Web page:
swimming in the sky, angels in the woodshed

A small worry has been firewood. We worked on a pile of cedar logs, felled a few years ago, while we could, while John could still handle the heavy saw, and we also had a guy bring two cords (which is always less, no matter whom it is: the polite question when you call them, “So it’s a real cord?”, and yes, they promise, and then the wood comes and it’s never a cord). But it wasn’t going to be quite enough to get us through the winter. We have electric baseboard heaters but that’s a very expensive way to heat a house.

And then a friend called to ask what we needed him to do. Could I do some yard work for you, he wondered. Could we — meaning him and his young son–split kindling for you? As soon as John mentioned the cedar logs, he said right away that they’d come and cut them, split them. Could they use our saw? Absolutely. This morning they arrived in their truck and spent a good few hours down in the old orchard, cutting and splitting and filling the truck. When they arrived up at the house, I brought out muffins and coffee, and we talked (at a distance) by the woodshed, which was looking pretty depleted. But then they unloaded and stacked the sweet-scented cedar behind the dry fir. In a few weeks it will be ready to burn. I thought of Du Fu (I know I write about him often) with his firewood gate in Chengdu City, a man who understood the importance of heat in the cold months. And the knowledge of life’s

After the battle, many new ghosts cry,
The solitary old man worries and grieves.
Ragged clouds are low amid the dusk,
Snow dances quickly in the whirling wind.
The ladle’s cast aside, the cup not green,
The stove still looks as if a fiery red.
To many places, communications are broken,
I sit, but cannot read my books for grief.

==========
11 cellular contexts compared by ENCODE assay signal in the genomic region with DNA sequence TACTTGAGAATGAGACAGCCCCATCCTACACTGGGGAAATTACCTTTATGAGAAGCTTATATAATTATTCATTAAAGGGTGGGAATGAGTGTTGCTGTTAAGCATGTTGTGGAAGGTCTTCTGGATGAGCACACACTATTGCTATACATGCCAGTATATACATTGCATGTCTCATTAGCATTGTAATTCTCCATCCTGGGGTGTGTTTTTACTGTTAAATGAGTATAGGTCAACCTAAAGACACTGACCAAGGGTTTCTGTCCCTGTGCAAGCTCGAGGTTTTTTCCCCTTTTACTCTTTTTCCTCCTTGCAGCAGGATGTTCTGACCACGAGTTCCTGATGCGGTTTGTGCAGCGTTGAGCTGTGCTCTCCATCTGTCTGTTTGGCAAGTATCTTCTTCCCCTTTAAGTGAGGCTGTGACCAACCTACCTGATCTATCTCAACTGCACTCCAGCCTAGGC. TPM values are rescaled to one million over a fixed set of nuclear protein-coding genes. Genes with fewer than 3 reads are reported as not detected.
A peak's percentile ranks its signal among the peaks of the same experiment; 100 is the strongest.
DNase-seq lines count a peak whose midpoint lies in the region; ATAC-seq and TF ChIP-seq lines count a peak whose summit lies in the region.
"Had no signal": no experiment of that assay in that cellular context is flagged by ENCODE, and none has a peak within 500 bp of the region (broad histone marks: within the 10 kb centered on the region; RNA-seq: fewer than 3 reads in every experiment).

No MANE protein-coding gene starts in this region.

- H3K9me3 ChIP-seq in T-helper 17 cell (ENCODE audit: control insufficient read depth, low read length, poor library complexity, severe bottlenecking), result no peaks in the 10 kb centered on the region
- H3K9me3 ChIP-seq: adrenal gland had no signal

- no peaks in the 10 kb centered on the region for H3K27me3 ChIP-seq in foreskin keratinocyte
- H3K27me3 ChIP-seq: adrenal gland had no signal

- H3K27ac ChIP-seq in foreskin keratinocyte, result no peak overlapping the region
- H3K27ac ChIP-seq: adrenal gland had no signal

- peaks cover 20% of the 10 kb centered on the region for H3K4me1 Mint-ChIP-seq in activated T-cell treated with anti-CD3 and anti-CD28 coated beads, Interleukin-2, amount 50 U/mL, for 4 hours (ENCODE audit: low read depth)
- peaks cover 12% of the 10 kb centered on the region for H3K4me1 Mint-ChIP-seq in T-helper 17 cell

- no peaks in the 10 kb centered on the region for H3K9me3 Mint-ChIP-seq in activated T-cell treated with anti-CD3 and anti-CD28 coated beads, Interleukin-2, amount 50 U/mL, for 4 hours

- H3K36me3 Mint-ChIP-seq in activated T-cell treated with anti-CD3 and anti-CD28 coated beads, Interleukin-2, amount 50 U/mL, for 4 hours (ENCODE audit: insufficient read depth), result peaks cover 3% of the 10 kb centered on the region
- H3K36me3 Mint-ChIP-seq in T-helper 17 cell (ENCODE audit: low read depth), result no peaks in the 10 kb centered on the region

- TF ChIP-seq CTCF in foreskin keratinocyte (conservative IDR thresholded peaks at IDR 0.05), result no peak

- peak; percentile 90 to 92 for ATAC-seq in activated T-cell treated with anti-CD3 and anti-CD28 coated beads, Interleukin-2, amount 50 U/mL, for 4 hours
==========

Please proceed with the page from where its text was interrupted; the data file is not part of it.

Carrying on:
It wasn’t grief that kept me from reading my books this morning but gratitude for angels. I looked out to see a father throwing wood from the back of a truck and a son stacking, his red tuque bright in the December air.

After they left, I pulled on my bathing suit and we went down to the lake. The sky has been so beautiful today and I said as we walked under the huge firs, If we hadn’t come, we’d have missed this.

I swam in that sky, across the clouds held within the body of the lake. And came home to warm myself by the stove. As I type this, “Angel from Montgomery” has just come on the radio and I’m smiling and singing along, though of course I’ve changed the lyrics a little: Send me two angels from Halfmoon Bay. (Because they did come, a small miracle.)


5 thoughts on “swimming in the sky, angels in the woodshed”

    1. People have been so thoughtful and kind, Leslie, esp. appreciated given these difficult times. Firewood, halibut with pine mushrooms, chicken noodle soup, squash and apple soup, an unexpected jack’o’lantern, flowers, red wine and strawberry jam, books, videos of little boys asking if Grandad was still in the hospital (and yes, he was!). The swims are the light that was always waiting.

  1. Hi Theresa. I am late in coming to the blog this week as my computer was not up and running but here I am and your entries on your winter swimming put me in mind of a book I read a few years back: Pondlife: A Swimmer’s Journal by Al Alvarez. You might enjoy it and find the echoes of a kindred spirit amongst the pages.
    The images of the lake are beautiful!

    1. Hi Elaine — you’re the second person to mention the Alvarez book! So I’m going to look for it. (I read his book on suicide many years ago, mostly for the chapter on Sylvia Plath. It was fascinating.) Jessica Lee’s Turning is a beautiful exploration of swimming year round in lakes near Berlin. She had to chop ice at one point; I don’t think I’m hardy enough for that…

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